Mary Wollstonecraft helps People's History Museum with crowdfunding appeal

By Edward Lowton | 16 June 2015

National museum of democracy's new crowdfunding initiative commemorates the legacy of the influential proto-feminist thinker

Photo of an image of a woman in black and white on a green background
Mary Wollstonecraft by Stewy, taken from the original life size stencil at the Unitarian Chapel, Newington Green, London© Stewy
Celebrating the life of 18th century women’s rights advocate Mary Wollstonecraft, a new crowdfunding campaign #GetMary has been launched by the People’s History Museum.

The initiative is part of the Manchester-based museum’s Sponsor a Radical Hero fundraising campaign which aims to preserve the memory of the British thinkers whose ideas helped shape modern Britain.

"Our campaign offers a chance for people to put their names against something, and someone, they really believe in," says Katy Ashton, Museum Director.

A writer and philosopher, Wollstonecraft ‘s best-known book, A Vindication of the Rights of Woman (1792) argued that women were not inferior to men but merely lacked education and that women should be permitted to participate in politics, “instead of being arbitrarily governed without any direct share allowed them in the deliberations of government.”

Photo of a painting of a woman wearing a white shirt and a black hat
Mary Wollstonecraft by John Opie (circa 1797)© National Portrait Gallery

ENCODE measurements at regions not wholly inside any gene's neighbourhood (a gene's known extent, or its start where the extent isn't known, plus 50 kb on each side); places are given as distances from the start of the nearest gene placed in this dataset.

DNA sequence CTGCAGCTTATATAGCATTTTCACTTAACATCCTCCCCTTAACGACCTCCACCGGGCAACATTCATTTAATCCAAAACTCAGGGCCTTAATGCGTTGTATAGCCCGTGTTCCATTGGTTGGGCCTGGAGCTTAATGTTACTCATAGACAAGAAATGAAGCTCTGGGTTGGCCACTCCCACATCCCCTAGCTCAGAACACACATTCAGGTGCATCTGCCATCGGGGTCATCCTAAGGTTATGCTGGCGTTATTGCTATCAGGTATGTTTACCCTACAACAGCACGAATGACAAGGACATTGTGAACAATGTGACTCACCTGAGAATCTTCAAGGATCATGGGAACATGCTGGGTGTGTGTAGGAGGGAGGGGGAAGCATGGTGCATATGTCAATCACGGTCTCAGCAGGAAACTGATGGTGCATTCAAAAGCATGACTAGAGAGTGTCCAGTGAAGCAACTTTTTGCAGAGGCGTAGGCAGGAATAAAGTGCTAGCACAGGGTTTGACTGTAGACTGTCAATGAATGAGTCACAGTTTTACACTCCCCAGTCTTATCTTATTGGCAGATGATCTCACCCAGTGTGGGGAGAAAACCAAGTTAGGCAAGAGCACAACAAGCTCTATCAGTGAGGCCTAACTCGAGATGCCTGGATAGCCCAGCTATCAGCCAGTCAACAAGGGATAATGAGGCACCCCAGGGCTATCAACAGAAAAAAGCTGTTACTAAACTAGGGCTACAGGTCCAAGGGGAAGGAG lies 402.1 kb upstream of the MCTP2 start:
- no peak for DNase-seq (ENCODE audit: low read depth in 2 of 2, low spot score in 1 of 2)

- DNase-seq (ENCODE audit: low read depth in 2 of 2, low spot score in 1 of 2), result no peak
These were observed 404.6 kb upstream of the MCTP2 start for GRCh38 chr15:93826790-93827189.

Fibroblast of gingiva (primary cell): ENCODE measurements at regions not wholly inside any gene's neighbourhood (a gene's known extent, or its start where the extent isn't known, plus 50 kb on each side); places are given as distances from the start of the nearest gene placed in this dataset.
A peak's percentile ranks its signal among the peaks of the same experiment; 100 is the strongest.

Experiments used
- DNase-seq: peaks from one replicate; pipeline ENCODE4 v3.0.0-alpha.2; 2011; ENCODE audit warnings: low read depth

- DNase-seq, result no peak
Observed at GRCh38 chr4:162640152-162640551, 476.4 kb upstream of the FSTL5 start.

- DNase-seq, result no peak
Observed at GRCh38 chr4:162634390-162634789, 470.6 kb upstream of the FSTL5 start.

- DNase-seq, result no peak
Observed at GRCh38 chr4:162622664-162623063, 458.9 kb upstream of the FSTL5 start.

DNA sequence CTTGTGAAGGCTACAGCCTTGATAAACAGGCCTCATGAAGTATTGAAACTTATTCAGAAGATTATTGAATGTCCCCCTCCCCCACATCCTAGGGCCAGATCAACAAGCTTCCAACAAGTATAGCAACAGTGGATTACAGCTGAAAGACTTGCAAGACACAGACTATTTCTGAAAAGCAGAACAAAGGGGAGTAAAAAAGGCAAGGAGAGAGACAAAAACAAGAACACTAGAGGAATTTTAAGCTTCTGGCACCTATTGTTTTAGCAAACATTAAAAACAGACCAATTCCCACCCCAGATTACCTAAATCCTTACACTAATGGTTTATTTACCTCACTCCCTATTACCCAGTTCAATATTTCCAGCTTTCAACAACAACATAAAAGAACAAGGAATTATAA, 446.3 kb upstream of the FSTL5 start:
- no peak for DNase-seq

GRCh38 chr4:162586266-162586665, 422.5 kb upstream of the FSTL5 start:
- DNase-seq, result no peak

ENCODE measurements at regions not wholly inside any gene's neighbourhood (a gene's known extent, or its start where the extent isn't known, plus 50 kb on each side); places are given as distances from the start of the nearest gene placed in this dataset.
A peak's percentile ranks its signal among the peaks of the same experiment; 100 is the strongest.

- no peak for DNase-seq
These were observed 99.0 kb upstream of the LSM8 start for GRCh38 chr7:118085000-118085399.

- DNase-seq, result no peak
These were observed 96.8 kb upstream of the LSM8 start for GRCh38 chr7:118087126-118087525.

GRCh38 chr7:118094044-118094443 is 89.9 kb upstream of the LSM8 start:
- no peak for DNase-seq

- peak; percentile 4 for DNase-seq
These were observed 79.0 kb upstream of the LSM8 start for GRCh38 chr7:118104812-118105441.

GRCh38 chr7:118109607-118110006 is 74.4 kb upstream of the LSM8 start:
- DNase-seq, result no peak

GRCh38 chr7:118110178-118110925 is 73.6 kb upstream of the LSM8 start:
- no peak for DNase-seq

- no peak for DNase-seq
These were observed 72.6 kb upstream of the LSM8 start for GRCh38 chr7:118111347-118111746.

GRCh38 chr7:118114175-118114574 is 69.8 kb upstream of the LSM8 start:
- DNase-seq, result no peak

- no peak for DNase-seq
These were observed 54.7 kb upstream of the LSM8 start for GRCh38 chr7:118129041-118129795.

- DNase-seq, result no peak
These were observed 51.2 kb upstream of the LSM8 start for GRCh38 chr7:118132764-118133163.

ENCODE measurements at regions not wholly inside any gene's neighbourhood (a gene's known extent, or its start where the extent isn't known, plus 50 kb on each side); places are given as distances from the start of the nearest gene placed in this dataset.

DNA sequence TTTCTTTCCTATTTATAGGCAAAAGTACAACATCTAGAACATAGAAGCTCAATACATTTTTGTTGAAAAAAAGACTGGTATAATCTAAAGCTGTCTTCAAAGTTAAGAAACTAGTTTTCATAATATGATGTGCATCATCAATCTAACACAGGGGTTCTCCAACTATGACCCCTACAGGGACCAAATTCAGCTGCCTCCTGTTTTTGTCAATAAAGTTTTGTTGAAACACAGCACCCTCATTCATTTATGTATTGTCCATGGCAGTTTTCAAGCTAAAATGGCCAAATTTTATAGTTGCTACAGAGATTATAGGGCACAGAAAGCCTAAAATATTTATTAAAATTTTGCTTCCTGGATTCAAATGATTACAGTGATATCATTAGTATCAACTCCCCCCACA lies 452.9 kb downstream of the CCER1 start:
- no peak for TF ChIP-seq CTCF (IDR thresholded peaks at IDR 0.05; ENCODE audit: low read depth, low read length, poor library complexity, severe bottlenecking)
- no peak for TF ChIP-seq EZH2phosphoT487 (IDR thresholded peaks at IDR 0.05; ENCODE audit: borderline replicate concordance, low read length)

#GetMary is supported by graffiti artist Stewy who has created a series of prints that will be part of the benefits package for supporters.

Supporters can pledge either £10, £50 or £300 towards the sponsorship of Mary Wollstonecraft and will receive recognition in the museum in addition to the  benefits package.

Visit for more information.

More from Culture24's History and Heritage section:

Surveillance and cyberbullying: The British Library's Magna Carta for a Digital Age

Archaeologists say Lady Jane Grey birthplace is "as good as it gets" as six-week dig begins

Solving a Dark Age mystery: 7th century Christians, Pagans and the search for the Battle of Hatfield

Latest comment: >Make a comment
More on the venues and organisations we've mentioned:
  • Back to top
  • | Print this article
  • | Email this article
  • | Bookmark and Share
    Back to article
    Your comment:
    DISCLAIMER: Reader comments posted at are the opinion of the comment writer, not Culture24. Culture24 reserves the right to withdraw or withhold from publication any comments that are deemed to be hearsay or potentially libellous, or make false or unsubstantiated allegations or are deemed to be spam or unrelated to the article at which they are posted.
    Museum Crush digest sign up ad
    We are culture24